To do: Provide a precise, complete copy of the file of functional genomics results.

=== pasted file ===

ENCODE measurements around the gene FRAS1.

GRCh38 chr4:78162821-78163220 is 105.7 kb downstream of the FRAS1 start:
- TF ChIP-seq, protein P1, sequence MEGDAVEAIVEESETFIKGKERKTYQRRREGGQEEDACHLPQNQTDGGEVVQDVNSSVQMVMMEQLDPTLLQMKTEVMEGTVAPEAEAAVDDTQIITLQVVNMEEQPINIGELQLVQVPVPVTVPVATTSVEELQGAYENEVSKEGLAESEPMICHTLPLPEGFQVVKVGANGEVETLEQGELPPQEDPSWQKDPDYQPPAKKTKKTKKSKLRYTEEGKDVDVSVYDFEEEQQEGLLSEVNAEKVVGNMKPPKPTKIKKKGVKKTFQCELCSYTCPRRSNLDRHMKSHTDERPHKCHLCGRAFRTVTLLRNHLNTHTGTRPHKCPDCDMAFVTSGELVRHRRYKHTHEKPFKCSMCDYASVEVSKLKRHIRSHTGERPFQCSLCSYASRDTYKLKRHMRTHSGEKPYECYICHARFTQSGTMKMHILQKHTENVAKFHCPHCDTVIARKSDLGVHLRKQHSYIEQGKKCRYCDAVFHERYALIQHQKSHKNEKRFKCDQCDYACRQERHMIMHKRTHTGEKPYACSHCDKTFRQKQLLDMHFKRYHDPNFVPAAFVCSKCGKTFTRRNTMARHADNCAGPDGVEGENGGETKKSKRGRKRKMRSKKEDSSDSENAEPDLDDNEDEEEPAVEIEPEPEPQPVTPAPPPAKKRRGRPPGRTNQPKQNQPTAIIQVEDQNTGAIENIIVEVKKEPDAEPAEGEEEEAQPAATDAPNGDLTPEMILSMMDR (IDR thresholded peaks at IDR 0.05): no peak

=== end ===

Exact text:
ENCODE measurements around the gene FRAS1.

GRCh38 chr4:78162821-78163220 is 105.7 kb downstream of the FRAS1 start:
- TF ChIP-seq, protein P1, sequence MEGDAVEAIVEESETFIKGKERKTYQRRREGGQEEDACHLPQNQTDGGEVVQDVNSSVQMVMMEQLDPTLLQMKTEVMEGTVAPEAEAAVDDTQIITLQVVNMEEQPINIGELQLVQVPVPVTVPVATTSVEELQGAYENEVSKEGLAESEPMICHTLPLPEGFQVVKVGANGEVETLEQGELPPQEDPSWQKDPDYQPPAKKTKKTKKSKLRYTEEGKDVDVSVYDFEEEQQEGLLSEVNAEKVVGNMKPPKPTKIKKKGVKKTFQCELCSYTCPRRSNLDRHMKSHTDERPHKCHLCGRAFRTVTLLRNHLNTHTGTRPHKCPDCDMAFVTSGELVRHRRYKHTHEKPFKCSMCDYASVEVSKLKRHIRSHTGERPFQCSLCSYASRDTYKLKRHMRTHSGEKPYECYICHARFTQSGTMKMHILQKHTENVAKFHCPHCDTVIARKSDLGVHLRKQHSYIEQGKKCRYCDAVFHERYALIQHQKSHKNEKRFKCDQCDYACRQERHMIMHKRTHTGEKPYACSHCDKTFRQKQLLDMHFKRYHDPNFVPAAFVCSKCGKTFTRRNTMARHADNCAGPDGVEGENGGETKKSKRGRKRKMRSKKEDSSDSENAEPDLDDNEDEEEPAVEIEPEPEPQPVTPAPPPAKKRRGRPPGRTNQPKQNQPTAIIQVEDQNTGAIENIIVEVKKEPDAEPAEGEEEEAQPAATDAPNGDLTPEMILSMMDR (IDR thresholded peaks at IDR 0.05): no peak